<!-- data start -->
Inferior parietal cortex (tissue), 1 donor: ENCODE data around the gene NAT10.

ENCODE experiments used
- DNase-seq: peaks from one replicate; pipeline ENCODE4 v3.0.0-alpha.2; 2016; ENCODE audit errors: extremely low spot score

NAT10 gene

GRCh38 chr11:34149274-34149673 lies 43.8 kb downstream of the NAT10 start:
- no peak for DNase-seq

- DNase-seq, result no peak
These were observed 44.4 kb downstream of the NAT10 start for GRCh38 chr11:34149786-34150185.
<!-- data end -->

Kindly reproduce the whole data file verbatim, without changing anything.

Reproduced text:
Inferior parietal cortex (tissue), 1 donor: ENCODE data around the gene NAT10.

ENCODE experiments used
- DNase-seq: peaks from one replicate; pipeline ENCODE4 v3.0.0-alpha.2; 2016; ENCODE audit errors: extremely low spot score

NAT10 gene

GRCh38 chr11:34149274-34149673 lies 43.8 kb downstream of the NAT10 start:
- no peak for DNase-seq

- DNase-seq, result no peak
These were observed 44.4 kb downstream of the NAT10 start for GRCh38 chr11:34149786-34150185.